In the half-century preceding the Great War there was a dramatic shift in the mindset of Australia’s political leaders, from a profound sense of safety in the Empire’s embrace to a deep anxiety about abandonment by Britain.
Collective memory now recalls a rallying to the cause in 1914, a total identification with British interests and the need to defeat Germany. But there is an underside to this story: the belief that the newly federated nation’s security, and its race purity, must be bought with blood.
Before the war, Commonwealth governments were concerned not with enemies in Europe but with perils in the Pacific. Fearful of an ‘awakening Asia’ and worried by opposition to the White Australia policy, they prepared for defence against Japan—only to find themselves fighting for the Empire on the other side of the world. Prime Minister Billy Hughes spoke of this paradox in 1916, urging his countrymen: ‘I bid you go and fight for white Australia in France.’
In his vital and illuminating book, Peter Cochrane examines how the racial preoccupations that shaped Australia’s preparation for and commitment to the war have been lost to popular memory.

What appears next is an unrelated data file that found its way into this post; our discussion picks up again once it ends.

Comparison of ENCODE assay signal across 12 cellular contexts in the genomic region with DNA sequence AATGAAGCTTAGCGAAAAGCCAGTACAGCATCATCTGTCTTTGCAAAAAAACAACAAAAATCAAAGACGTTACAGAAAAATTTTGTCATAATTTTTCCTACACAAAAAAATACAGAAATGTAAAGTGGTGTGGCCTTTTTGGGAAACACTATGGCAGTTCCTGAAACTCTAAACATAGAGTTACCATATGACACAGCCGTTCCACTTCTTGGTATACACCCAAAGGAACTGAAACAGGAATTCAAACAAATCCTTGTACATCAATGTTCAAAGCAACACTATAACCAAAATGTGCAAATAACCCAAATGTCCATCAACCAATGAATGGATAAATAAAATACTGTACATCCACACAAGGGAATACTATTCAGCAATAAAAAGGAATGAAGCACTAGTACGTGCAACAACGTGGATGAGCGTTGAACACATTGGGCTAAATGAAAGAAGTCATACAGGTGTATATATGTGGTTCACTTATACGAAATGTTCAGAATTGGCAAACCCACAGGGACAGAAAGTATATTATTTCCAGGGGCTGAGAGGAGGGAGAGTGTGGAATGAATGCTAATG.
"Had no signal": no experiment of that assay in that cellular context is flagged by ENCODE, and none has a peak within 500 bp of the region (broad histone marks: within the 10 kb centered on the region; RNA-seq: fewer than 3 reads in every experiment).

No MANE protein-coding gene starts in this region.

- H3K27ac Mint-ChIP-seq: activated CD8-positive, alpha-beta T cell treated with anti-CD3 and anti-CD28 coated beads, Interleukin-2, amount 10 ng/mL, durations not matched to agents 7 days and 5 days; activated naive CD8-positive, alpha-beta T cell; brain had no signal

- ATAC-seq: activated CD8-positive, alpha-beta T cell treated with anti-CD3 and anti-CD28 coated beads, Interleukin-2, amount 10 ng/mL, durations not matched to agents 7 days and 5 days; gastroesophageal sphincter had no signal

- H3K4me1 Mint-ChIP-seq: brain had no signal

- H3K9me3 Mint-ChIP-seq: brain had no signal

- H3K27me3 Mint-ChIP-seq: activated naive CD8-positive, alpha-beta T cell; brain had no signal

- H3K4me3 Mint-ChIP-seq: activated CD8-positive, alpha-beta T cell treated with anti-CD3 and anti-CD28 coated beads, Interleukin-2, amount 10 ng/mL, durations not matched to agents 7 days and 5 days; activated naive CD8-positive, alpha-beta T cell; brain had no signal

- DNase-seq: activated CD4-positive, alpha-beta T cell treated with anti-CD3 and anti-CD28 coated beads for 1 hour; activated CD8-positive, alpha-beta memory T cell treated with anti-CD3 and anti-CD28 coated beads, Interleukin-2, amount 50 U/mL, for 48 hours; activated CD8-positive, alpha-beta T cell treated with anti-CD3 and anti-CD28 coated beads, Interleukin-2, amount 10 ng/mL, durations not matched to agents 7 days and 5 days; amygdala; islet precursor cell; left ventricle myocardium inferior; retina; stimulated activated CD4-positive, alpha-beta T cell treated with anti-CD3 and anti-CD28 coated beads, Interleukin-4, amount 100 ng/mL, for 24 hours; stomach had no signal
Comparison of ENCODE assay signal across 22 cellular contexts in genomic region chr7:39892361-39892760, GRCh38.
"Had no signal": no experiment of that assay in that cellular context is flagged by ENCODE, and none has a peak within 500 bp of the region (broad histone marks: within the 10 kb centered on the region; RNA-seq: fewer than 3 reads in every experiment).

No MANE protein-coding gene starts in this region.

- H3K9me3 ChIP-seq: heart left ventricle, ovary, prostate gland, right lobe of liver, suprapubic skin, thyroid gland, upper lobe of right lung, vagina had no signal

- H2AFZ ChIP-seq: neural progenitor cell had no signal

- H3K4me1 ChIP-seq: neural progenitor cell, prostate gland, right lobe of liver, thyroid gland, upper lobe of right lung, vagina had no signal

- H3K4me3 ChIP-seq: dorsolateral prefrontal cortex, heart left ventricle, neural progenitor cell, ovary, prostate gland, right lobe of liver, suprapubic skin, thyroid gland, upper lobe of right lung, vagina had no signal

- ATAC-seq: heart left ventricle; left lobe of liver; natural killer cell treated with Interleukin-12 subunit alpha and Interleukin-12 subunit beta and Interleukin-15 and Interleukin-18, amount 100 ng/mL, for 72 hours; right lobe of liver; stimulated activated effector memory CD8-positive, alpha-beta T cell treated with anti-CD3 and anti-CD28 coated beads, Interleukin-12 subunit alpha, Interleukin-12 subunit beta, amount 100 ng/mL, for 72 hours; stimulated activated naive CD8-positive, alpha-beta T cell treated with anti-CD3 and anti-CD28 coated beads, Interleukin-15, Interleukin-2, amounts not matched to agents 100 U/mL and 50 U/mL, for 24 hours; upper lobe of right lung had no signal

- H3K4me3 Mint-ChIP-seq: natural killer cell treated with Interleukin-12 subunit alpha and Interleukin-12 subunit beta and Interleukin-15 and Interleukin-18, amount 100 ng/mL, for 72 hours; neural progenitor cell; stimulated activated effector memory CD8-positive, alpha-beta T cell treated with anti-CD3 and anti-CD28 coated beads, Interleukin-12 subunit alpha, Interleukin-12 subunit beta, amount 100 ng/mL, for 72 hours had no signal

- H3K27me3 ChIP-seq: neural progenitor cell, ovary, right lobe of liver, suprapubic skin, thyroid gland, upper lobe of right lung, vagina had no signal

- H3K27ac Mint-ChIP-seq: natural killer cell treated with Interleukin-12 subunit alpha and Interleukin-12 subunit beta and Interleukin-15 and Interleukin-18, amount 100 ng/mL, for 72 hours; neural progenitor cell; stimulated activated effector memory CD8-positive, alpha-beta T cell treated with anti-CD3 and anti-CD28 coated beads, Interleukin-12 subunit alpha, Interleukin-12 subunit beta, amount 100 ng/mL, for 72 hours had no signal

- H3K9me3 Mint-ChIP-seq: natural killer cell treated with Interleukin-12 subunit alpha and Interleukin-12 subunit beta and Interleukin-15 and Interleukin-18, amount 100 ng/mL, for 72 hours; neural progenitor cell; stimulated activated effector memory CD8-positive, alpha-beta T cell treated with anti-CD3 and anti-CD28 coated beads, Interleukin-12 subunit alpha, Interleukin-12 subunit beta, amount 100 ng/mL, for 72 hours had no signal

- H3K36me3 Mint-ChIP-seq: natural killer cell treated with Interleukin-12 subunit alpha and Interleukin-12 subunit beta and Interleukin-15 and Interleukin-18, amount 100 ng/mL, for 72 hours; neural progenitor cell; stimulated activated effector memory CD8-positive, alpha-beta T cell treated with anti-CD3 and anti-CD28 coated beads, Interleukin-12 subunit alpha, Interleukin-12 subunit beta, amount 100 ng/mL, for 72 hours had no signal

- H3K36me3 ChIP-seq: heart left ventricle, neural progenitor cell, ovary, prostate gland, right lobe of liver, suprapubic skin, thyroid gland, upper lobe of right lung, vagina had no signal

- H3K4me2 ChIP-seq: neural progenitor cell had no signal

Meet Peter in conversation with Frank Bongiorno (The Eighties) at Muse.
Tickets: $12 (includes a complimentary glass of wine or soft drink)
Peter Cochrane’s writing about war includes the award-winning Simpson and the Donkey: The Making of a Legend; the companion volume to the ABC TV series Australians at War; and two studies of wartime photography, The Western Front, 1916–18 and Tobruk 1941. Cochrane is also the author of Colonial Ambition: Foundations of Australian Democracy, which won the Age Book of the Year award and the Prime Minister’s Prize for Australian History, and two works of fiction: the novella Governor Bligh and the Short Man and the recently published novel The Making of Martin Sparrow.